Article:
By Brent Foshee, Fanteractive Scouting Contributor
In the NFL good offensive lines are paramount if a team expects to be competitive on the field. While Left Tackles have long been one of the premiere positions that teams consistently look for early in the draft, in recent years Right Tackles and Guards have also seen their stock rise. With many different systems at play in the NFL, the value on a single prospect can vary widely. Typically the elite players are elite because they fit into any system well. Still basic guidelines do exist from which one can evaluate offensive linemen for their potential.
Offensive linemen almost always need to pass the “eye test” Natural size is extremely important and should be noted as a positive.
Typically good offensive linemen finish the play. If you see a lineman consistently putting his assignments on the ground, he’s doing his job well.
Successful offensive linemen rarely get moved against their will.
Center - The center is the quarterback of the offensive line. He must know the blocking schemes, responsibilities of every blocker on every play, and be able to quickly diagnose a defense and make adjustments when needed, therefore intelligence is a key aspect of any center. Because of their responsibilities centers are rarely expected to match up in one on one situations with defensive tackles so size is less important. Size. Not strength. A center absolutely must be able to hold his on at the point of attack at the outset of a play. Shorter and stockier players are preferred because of the confined space in which they play. They need to be agile enough to move to the second level and block a linebacker and strong enough to hold up when blocking down on trap and pull plays.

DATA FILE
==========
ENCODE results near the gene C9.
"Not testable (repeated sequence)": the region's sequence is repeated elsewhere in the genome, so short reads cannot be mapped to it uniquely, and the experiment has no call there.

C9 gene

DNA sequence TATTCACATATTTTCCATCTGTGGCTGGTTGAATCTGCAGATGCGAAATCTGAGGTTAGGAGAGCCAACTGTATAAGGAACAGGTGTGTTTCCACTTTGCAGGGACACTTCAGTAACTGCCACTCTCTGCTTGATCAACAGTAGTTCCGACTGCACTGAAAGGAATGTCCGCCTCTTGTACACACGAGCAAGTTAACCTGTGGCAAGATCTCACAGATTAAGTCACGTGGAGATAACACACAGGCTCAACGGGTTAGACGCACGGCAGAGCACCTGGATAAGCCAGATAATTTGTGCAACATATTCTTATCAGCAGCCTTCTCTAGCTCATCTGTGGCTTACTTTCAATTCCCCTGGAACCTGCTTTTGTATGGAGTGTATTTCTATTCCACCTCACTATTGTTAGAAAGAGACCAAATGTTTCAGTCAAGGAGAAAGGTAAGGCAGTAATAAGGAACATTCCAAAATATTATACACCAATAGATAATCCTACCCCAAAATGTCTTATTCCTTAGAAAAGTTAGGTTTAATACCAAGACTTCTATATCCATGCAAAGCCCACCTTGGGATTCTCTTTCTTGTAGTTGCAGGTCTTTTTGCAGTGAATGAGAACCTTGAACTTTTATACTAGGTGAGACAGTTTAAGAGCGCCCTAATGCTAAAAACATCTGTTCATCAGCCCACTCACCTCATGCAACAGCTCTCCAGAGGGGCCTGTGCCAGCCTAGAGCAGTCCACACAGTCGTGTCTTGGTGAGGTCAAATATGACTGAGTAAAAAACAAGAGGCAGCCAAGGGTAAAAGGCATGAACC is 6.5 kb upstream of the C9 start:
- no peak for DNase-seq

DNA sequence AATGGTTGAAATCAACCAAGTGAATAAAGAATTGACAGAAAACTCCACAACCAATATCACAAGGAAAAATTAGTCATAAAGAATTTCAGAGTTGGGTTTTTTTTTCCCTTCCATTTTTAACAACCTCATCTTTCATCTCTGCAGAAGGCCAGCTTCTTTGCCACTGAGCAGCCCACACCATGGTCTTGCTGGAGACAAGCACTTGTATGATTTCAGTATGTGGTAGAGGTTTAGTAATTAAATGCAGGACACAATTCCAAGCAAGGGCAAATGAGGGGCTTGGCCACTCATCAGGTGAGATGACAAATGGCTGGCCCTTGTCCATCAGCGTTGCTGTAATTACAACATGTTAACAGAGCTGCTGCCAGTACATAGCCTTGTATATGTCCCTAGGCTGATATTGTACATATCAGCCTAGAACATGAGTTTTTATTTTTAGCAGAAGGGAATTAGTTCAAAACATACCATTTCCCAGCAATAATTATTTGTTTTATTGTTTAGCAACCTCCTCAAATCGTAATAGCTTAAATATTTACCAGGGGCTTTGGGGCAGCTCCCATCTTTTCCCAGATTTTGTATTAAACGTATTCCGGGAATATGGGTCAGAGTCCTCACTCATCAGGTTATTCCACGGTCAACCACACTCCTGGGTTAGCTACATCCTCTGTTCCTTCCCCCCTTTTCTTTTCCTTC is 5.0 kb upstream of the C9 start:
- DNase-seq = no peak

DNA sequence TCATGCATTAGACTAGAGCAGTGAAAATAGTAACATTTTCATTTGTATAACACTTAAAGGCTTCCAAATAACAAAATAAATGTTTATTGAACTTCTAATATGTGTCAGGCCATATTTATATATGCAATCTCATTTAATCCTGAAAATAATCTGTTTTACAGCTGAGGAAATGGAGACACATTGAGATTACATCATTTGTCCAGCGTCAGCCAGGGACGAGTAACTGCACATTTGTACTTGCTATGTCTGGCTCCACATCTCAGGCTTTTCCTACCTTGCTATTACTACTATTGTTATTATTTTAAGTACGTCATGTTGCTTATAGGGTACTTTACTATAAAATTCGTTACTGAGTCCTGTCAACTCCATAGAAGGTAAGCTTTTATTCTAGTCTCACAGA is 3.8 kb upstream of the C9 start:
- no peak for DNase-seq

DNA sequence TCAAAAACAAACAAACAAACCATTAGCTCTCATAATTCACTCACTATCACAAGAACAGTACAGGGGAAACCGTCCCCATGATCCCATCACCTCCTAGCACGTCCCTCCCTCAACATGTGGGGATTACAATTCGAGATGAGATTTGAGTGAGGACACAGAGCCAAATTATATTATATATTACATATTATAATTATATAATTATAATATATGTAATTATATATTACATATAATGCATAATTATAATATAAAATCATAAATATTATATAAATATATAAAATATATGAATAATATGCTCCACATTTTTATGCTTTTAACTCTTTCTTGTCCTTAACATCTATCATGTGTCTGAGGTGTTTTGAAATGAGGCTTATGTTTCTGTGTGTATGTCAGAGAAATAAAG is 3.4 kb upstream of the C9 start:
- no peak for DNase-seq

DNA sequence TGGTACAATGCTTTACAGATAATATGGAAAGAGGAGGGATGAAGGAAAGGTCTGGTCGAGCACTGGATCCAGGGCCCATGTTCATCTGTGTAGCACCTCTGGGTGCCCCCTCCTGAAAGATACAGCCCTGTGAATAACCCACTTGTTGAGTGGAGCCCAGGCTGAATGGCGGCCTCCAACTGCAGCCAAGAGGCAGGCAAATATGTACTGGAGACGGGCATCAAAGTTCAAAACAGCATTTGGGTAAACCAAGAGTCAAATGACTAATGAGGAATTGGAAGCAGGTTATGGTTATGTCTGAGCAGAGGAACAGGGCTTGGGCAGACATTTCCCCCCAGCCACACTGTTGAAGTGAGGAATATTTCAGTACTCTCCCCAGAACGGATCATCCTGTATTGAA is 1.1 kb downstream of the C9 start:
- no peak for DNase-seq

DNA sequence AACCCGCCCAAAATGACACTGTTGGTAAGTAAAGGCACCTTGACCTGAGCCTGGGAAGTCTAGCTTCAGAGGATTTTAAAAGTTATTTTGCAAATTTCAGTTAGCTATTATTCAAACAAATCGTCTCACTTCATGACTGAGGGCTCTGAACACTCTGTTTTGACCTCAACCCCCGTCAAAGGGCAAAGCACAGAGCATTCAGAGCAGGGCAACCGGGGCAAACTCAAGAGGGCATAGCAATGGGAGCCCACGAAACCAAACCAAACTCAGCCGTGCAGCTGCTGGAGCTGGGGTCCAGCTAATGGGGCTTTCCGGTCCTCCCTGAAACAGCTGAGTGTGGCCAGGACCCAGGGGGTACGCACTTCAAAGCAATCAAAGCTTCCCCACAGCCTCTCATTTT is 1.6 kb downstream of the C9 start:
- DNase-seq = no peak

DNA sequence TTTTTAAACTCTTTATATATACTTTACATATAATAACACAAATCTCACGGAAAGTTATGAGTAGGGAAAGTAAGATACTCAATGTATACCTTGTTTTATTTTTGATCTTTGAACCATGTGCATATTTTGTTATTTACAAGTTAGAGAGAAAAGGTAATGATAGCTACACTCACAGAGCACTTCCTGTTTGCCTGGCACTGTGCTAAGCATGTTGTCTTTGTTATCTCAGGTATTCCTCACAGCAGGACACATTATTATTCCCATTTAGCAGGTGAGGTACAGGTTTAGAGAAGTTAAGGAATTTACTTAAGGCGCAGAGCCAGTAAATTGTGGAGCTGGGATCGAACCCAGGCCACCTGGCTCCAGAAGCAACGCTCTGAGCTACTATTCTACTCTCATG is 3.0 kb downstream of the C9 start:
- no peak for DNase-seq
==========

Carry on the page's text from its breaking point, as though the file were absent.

Key Attributes: Intelligence, Strength, Compact Size
Guards - Offensive guards need to have girth as they are the focal point of the running game. They have to have the size to move defensive linemen and the quickness to position themselves with leverage. Most teams ask their guards to pull outside on running plays and move upfield to block linebackers and safeties so agility is also important. Strength is the most important aspect for a guard to have as they will frequently be matching up with the strongest and largest defenders on the field - the defensive tackles. While some teams will sacrifice agility for strength, few teams are willing to do the opposite anymore. Guards absolutely must be able to hold their ground in passing situations and must get movement in running situations. They are called road graders for a reason and many of the largest players in the league are guards. A guard needs to be able to finish his blocks with a nasty disposition regardless of the system he plays in and a physical mentality is a necessity.
Key Attributes: Size, Strength, Finishing Ability
Tackles: Tackles need to be the most athletic of all of the offensive linemen. While strong maulers are still a prized commodity on the right side the left tackle must have the speed to get out wide and contain linebackers and safeties blitzing from a stand up position while at the same time having the strength to hold up against the power rushes from larger defensive ends and tackles. While leverage is important in every collision in football it is especially important for offensive tackles to play with good leverage by bending at the knees and not the waist. Maintaining their balance will allow tackles to thwart pass rushers on a more consistent basis. Many times left tackles are among the best athletes on the team. Length has, in recent years, become a popular buzzword when rating players at key positions.
Key Attributes: Length, Athleticism, Strength, Balance